You have mentioned before how you don’t believe lending your pen to somebody else for a moment “changes” the nib in any significant way; pens don’t adapt that quickly. However, what are your thoughts on lending it to your other hand? I’m talking about ambidexterity, of course! While left hand dominant, I often let my right hand do the talking, so to speak. Do you think this will negatively impact my nibs in the long run? Should I have specific pens to use with each of my hands?
- I don’t think it’ll negatively affect your pens at all
- writing lefty will put your pen in more of a ‘push’ motion than righty
- will be a challenge with flex nibs or softer nibs, but you can work around that
- Check out Fountain Pen 101 for Lefties
Business – (28:08)
5) Mary D.- Facebook – (28:35)
As your company grew, you had to develop specialized roles and eventually departments and reporting structures. What was/is your biggest challenge in managing that aspect of growth?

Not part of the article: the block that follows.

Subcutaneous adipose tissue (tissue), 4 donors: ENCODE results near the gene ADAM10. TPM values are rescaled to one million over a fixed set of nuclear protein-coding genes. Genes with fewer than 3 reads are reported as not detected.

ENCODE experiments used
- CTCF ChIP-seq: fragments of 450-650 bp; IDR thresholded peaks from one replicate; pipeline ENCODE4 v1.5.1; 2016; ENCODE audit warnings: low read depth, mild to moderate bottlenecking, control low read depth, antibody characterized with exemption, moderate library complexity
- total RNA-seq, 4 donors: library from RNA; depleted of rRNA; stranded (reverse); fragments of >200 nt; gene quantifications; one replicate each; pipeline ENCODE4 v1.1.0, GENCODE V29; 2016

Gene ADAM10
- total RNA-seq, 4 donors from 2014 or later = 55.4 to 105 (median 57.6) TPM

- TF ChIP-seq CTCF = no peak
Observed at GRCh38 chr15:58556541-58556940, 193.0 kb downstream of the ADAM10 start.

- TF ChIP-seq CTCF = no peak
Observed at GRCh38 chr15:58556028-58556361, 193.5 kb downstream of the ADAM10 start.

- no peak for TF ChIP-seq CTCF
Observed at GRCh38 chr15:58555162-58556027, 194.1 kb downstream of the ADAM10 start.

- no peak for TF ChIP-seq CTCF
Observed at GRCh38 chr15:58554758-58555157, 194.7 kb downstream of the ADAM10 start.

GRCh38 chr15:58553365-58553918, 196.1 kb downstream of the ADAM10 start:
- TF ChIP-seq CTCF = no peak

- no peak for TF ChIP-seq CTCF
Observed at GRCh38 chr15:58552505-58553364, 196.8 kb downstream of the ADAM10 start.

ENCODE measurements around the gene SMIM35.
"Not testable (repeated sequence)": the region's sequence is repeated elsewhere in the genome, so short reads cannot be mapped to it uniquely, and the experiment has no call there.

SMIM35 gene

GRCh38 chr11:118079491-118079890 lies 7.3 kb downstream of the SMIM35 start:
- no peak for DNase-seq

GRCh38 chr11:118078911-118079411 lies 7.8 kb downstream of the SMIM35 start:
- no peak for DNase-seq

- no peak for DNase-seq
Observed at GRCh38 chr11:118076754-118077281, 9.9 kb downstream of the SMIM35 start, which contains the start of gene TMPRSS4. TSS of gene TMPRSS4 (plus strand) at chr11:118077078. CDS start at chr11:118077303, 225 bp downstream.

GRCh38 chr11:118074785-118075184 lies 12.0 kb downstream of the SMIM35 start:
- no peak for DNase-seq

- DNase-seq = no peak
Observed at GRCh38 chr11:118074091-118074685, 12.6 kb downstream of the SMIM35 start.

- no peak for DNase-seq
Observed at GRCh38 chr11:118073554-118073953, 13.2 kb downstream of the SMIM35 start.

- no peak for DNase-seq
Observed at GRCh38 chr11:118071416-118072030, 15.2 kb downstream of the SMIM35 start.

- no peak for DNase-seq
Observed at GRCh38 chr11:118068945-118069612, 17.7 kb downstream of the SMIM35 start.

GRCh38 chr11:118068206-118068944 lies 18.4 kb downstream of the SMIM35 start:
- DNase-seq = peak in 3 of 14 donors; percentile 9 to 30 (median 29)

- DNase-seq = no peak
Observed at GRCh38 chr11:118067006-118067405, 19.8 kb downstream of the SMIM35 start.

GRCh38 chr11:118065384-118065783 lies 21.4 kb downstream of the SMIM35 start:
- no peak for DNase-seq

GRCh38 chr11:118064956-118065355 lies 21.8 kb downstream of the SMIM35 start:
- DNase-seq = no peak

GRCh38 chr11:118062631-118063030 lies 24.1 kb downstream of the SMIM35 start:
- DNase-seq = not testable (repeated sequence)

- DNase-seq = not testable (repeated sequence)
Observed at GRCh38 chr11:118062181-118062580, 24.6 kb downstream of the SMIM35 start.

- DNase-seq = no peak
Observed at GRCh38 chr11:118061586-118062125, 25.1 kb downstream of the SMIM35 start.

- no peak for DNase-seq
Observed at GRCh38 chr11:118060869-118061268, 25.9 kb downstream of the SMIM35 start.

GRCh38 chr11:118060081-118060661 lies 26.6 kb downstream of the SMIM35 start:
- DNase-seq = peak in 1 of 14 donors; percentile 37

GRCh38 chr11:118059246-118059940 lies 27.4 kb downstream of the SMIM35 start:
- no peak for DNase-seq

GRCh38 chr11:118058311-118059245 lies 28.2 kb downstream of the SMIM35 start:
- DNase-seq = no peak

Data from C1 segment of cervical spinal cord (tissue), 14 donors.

- hands down, the biggest challenge has an continues to be clarity
- managing expectations, clear communication, training, goals…all comes under clarity
- Masters Degree from the school of hard knocks and my colors are Black and Blue
- I’ve learned how to do things right but running out of wrong things to try!
- hired too fast, hired too late, rushed things, didn’t set clear vision, didn’t address issues soon enough, you name it
- there can never be too much communication in a company regarding people’s roles and expectations
- we have job descriptions and key result areas
- semi-annual development reviews with goal setting
- regular 1-on-1 meetings
- weekly company meeting
- this challenge never goes away, and only gets tougher as we grow
6) @simonraulandrei- Twitter – (36:33)